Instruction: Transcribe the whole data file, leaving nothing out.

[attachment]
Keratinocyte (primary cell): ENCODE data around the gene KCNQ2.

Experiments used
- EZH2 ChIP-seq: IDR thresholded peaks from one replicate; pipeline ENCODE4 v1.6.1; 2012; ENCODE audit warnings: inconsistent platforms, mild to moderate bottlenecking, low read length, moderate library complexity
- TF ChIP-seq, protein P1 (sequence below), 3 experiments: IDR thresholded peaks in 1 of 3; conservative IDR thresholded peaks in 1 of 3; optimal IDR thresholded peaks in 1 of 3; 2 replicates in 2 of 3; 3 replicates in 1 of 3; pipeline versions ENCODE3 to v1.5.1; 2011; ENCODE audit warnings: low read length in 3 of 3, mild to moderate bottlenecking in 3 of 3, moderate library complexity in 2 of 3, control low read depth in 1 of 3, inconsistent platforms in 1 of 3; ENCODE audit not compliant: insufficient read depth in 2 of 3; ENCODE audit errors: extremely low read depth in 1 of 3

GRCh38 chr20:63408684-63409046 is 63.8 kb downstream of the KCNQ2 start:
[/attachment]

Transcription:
Keratinocyte (primary cell): ENCODE data around the gene KCNQ2.

Experiments used
- EZH2 ChIP-seq: IDR thresholded peaks from one replicate; pipeline ENCODE4 v1.6.1; 2012; ENCODE audit warnings: inconsistent platforms, mild to moderate bottlenecking, low read length, moderate library complexity
- TF ChIP-seq, protein P1 (sequence below), 3 experiments: IDR thresholded peaks in 1 of 3; conservative IDR thresholded peaks in 1 of 3; optimal IDR thresholded peaks in 1 of 3; 2 replicates in 2 of 3; 3 replicates in 1 of 3; pipeline versions ENCODE3 to v1.5.1; 2011; ENCODE audit warnings: low read length in 3 of 3, mild to moderate bottlenecking in 3 of 3, moderate library complexity in 2 of 3, control low read depth in 1 of 3, inconsistent platforms in 1 of 3; ENCODE audit not compliant: insufficient read depth in 2 of 3; ENCODE audit errors: extremely low read depth in 1 of 3

GRCh38 chr20:63408684-63409046 is 63.8 kb downstream of the KCNQ2 start: